Wolf Alice - Manchester Ritz

It's nearly a year since Wolf Alice pitched up across the road at Gorilla and played a set that flirted equally with both disaster and triumph. That unsteady half hour could well have made a mockery of their place on the bill: the main support slot at the annual Dot2Dot Festival. In front of a sizeable crowd, they played with a nervy energy that only those striving to connect really dare display. They see-sawed between compelling and slipshod: exciting on one level, but hardly the best calling card in front of a festival crowd of floating punters.

As they struggled to contain themselves and, more tellingly, fought a sound mix that left singer Ellie Rowsell barely audible, some of the curious slipped away. You can almost picture the band, a few years hence, as Jack Lemmon's Levene in Glengarry Glen Ross, nursing warm lunchtime pints and bemoaning their rotten luck. "The leads were weak," they'll splutter as some lesser, more easily digestible and NME-friendly, outfit grabs what should rightfully have been theirs.

Only, the leads weren't weak. So breathe easy. Turns out punters were willing to spend after all, and Wolf Alice, their drive unquestionable, went out and sold, sold, sold. And so here they are tonight, playing what may well be their biggest headline show to date (a week later, they will perform to a sold-out Shepherd's Bush Empire in London). Manchester Ritz is full and fully on board. Wolf Alice might once have been cowed by the welcome they receive tonight but now they stride on stage all smiles and convert a wave of goodwill into a dynamic newly focused. They're twice the band they were a year ago.

It's easy to forget in such a setting that their recorded output amounts to no more than a handful of independently-released EPs in their four or so years together. It's impossible to ignore the fact that they've still not released an album. (Debut My Love is Cool arrives in June.) And it would take some special kind of sensory deprivation to not clock how tonight they play with a corner-turned resolve that finally makes good on a live reputation that often seemed to be based on goodwill rather than achievement.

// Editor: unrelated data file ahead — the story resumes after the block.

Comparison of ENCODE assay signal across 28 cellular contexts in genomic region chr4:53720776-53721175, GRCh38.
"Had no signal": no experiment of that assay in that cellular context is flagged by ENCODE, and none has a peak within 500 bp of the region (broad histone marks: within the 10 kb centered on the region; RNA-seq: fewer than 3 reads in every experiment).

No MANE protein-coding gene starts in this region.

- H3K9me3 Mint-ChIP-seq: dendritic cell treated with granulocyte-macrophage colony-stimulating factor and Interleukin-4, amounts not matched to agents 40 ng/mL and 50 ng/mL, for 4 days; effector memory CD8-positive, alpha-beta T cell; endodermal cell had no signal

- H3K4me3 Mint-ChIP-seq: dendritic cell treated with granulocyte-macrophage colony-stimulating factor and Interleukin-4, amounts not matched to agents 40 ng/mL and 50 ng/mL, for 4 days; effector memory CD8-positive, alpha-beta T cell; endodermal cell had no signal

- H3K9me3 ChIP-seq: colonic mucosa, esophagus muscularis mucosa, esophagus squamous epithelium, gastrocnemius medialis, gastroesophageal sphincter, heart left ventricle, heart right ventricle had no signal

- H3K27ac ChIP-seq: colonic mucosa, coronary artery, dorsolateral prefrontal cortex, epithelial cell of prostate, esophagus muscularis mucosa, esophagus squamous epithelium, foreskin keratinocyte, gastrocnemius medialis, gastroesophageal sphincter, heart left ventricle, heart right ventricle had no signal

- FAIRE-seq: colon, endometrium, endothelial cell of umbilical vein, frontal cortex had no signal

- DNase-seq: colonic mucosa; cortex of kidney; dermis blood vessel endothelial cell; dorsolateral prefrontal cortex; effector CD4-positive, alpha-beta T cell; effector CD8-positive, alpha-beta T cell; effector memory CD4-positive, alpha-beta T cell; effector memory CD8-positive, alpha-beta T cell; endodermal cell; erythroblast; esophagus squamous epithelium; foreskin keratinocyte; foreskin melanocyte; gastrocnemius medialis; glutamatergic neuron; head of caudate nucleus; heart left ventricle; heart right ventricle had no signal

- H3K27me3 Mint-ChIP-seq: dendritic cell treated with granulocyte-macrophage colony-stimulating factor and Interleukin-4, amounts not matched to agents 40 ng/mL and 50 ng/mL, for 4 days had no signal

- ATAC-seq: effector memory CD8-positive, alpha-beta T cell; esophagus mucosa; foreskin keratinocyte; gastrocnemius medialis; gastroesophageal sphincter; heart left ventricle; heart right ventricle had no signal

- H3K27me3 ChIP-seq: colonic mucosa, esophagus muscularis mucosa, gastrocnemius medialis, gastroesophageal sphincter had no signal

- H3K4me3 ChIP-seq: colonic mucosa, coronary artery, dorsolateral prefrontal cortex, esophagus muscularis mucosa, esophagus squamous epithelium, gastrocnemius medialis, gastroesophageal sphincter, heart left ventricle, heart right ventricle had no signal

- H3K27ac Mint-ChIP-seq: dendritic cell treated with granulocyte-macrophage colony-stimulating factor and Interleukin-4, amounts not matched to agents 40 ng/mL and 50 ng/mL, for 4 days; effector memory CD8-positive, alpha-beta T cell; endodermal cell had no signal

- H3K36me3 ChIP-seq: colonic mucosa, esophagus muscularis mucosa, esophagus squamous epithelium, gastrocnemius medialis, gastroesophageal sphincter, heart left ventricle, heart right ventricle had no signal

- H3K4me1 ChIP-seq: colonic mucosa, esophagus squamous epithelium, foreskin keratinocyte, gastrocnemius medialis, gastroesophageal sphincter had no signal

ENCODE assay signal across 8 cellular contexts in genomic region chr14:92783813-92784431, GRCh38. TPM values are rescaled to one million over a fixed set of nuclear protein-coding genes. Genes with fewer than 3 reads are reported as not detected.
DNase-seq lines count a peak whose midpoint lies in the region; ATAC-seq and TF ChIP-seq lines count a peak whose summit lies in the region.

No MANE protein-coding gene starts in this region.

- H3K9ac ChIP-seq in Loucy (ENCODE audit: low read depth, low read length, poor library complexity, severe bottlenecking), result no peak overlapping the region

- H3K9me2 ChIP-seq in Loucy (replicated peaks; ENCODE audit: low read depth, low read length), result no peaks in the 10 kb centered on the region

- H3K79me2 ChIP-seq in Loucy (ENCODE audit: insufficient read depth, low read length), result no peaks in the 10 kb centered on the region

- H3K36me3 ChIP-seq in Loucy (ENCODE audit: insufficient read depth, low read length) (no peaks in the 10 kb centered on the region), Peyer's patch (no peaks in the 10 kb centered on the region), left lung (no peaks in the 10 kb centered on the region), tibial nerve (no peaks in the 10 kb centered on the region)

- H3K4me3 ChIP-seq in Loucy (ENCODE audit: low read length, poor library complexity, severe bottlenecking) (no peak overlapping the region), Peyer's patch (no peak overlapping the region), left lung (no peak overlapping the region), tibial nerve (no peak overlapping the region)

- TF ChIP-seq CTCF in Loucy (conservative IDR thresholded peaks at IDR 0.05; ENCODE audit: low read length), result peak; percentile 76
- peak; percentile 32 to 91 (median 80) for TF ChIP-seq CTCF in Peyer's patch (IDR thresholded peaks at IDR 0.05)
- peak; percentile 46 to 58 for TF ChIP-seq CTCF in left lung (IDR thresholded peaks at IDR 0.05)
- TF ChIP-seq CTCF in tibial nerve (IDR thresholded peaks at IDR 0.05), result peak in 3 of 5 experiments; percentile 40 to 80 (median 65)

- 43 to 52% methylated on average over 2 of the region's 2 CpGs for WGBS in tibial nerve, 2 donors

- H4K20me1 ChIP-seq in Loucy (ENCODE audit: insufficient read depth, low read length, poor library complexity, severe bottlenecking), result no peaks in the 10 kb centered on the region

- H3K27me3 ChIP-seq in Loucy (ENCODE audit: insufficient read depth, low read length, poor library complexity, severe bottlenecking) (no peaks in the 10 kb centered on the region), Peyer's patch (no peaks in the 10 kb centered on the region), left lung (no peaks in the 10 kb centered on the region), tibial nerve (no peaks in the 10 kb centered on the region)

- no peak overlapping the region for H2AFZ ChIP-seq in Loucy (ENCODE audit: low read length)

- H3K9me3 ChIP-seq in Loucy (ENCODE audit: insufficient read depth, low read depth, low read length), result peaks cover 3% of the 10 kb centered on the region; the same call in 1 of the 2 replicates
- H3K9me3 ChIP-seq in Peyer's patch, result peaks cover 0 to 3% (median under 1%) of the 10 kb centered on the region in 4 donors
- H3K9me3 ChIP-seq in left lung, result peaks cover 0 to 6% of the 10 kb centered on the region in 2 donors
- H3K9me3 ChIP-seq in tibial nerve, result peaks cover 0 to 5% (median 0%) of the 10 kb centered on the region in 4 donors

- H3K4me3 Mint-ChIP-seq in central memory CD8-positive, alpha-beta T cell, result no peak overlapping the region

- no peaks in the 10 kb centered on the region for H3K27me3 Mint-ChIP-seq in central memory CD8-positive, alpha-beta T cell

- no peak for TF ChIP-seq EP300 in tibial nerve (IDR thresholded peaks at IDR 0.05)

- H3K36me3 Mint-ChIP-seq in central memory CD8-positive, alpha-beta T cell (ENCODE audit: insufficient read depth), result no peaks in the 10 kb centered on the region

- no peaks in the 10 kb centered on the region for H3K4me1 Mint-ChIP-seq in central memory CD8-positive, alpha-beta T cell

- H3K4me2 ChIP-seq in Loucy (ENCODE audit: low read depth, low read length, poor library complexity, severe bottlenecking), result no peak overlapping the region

It's curious how most observers have plumped for reference points that a band in their early twenties could so easily have missed, or simply not cared for in the first place. Rowsell has consistently been bemused (if not flattered) by comparisons with the likes of Belly. What does that tell us? That most music critics these days are white men in their forties? Ouch. Or that, on reflection, the early-mid 90's US alt-scene threw up just one (ahem) girl group that UK audiences could be arsed opening their wallet for? Certainly, as Rowsell puts down her guitar for a tender 'Soapy Water', it suggests that the Wolf Alice tour bus is home to more than the questionable canon of chin-stroking indie rock, thank the lord.

Alongside that developing aesthetic, take heart from not just the size but also the shape of Wolf Alice's audience. It is (slightly) mostly female, young and impressively devout. Remember how, back in the grimiest days of Britpop, more outlets than should have known better consistently trotted out that line about Louise Wener of Sleeper? You know the one – all the boys wanna be with her, all the gurls wanna be her. That latter bit never really rang true, did it?

Yet tonight, as the mosh pit pounces on 'Moaning Lisa Smile' and the mighty 'Giant Peach' (a new high, its chugging riffs a thrilling reduction of the WA sound), you hope that maybe there's a place at the table for Ellie Rowsell alongside the likes of Elena Tonri and Lauren Mayberry; two female artists whose intentions seem still at odds with prevailing alt trends. Certainly, Rowsell's songwriting seems to be properly in sync with her band's Angela Carter-inspired monicker, her lyrics an intriguing and fractured ("Flash your teeth, though the inside hurts") amalgam of internal monologue and festival-ready hooks. She's charm to spare, too. "Manchester," she says, as they return for a brace of properly-won encores, "you've always been so good to us." Which, as we know, isn’t entirely true. But we'll know better from now on.

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